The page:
Factors affecting mechanical (nociceptive) thresholds in piglets
Article first published online: 19 JUN 2012
© 2012 The Authors. Veterinary Anaesthesia and Analgesia. © 2012 Association of Veterinary Anaesthetists and the American College of Veterinary Anesthesiologists
Veterinary Anaesthesia and Analgesia
Volume 39, Issue 6, pages 628–635, November 2012
How to Cite
Janczak, A. M., Ranheim, B., Fosse, T. K., Hild, S., Nordgreen, J., Moe, R. O. and Zanella, A. J. (2012), Factors affecting mechanical (nociceptive) thresholds in piglets. Veterinary Anaesthesia and Analgesia, 39: 628–635. doi: 10.1111/j.1467-2995.2012.00737.x
- Issue published online: 5 OCT 2012
- Article first published online: 19 JUN 2012
- Received 13 September 2011; accepted 29 November 2011.
Objective To evaluate the stability and repeatability of measures of mechanical (nociceptive) thresholds in piglets and to examine potentially confounding factors when using a hand held algometer.
Study design Descriptive, prospective cohort.
Animals Forty-four piglets from four litters, weighing 4.6 ± 1.0 kg (mean ± SD) at 2 weeks of age.
Methods Mechanical thresholds were measured twice on each of 2 days during the first and second week of life. Data were analyzed using a repeated measures design to test the effects of behavior prior to testing, sex, week, day within week, and repetition within day. The effect of body weight and the interaction between piglet weight and behaviour were also tested. Piglet was entered into the model as a random effect as an additional test of repeatability. The effect of repeated testing was used to test the stability of measures. Pearson correlations between repeated measures were used to test the repeatability of measures. Variance component analysis was used to describe the variability in the data.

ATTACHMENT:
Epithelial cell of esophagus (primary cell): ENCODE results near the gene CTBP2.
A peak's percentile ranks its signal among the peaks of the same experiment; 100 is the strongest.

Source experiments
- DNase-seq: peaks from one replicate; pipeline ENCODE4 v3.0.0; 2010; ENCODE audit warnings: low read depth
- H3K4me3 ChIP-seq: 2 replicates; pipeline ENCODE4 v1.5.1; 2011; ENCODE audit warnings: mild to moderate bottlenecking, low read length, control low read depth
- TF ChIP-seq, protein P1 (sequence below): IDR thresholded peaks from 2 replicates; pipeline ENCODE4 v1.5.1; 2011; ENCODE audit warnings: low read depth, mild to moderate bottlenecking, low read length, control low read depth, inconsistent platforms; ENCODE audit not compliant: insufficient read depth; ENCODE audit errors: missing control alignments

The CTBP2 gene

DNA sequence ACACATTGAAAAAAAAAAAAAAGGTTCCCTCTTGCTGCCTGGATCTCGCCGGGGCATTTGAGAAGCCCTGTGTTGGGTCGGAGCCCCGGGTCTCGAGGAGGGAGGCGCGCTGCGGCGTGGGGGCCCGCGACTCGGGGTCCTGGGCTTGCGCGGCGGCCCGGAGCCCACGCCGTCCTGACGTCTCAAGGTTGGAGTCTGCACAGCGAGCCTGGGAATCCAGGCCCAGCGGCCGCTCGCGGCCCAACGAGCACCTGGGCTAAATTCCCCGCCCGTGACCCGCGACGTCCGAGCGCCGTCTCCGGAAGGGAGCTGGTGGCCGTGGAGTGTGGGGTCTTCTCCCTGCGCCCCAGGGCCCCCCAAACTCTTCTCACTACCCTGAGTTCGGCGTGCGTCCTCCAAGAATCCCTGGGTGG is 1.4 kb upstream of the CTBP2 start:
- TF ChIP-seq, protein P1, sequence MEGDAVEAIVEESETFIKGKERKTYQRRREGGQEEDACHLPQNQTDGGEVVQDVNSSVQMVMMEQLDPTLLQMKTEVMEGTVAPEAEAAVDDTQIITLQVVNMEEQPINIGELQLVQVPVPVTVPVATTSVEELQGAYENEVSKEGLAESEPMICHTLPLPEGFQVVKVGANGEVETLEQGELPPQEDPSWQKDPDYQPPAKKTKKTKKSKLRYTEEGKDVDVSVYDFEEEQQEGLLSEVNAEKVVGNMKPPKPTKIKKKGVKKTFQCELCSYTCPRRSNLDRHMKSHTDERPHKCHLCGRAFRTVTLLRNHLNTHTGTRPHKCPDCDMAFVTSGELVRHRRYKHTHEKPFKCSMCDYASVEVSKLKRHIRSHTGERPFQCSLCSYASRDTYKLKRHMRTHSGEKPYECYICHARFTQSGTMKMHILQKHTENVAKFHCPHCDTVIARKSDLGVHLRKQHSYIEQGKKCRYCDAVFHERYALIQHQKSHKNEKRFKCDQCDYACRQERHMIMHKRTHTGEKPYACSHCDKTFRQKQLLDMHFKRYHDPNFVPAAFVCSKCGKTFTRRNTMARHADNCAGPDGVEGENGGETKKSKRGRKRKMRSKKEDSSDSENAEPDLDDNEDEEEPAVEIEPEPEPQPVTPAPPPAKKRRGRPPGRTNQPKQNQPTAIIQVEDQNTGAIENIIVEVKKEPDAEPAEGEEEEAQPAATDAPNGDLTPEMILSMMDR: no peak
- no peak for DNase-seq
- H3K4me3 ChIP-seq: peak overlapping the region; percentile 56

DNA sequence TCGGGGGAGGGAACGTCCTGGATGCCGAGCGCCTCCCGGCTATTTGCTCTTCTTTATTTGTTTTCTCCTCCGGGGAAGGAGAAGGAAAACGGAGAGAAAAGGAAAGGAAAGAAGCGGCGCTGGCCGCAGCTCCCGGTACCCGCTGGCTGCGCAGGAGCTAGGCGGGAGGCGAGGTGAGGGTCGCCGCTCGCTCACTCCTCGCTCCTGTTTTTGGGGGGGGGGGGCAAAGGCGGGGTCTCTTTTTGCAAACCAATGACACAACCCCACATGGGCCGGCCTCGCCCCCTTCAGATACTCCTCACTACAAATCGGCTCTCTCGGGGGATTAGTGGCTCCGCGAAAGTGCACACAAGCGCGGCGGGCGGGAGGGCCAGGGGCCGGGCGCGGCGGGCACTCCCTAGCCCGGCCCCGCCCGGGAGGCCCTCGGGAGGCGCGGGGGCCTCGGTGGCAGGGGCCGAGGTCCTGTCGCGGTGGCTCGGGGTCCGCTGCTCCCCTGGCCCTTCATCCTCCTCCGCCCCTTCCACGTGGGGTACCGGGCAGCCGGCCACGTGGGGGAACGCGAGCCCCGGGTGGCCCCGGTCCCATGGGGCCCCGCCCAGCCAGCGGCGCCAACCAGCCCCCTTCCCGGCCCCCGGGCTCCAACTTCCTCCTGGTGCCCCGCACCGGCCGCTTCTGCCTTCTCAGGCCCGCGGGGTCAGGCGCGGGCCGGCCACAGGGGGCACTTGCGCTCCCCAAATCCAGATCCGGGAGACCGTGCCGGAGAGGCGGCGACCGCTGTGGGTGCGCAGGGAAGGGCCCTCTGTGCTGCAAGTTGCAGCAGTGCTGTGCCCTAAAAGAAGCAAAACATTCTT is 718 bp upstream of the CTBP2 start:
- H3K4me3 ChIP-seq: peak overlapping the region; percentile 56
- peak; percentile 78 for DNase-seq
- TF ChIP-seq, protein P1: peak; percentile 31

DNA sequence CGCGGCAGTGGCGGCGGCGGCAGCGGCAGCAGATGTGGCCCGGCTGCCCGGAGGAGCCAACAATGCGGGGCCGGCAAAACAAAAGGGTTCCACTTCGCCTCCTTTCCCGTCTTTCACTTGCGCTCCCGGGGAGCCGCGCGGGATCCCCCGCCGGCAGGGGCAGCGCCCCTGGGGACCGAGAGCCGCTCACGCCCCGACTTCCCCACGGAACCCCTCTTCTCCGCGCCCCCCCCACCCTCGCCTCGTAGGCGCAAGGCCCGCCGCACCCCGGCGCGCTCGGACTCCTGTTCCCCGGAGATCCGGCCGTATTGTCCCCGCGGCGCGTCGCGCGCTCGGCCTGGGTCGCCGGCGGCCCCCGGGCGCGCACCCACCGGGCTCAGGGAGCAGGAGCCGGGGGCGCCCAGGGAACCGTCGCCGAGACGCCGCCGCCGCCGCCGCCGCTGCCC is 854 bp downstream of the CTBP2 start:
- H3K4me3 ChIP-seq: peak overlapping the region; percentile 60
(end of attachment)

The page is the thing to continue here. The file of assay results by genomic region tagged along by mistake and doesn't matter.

Results Variance component analysis indicated that piglet explained only 17% of the variance in the data. All variables in the model (behaviour prior to testing, sex, week, day within week, repetition within day, body weight, the interaction between body weight and behaviour, piglet identity) except sex had a significant effect (p < 0.04 for all). Correlations between repeated measures increased from the first to the second week.
Conclusions and Clinical relevance Repeatability was acceptable only during the second week of testing and measures changed with repeated testing and increased with increasing piglet weight, indicating that time (age) and animal body weight should be taken into account when measuring mechanical (nociceptive) thresholds in piglets. Mechanical (nociceptive) thresholds can be used both for testing the efficacy of anaesthetics and analgesics, and for assessing hyperalgesia in chronic pain states in research and clinical settings.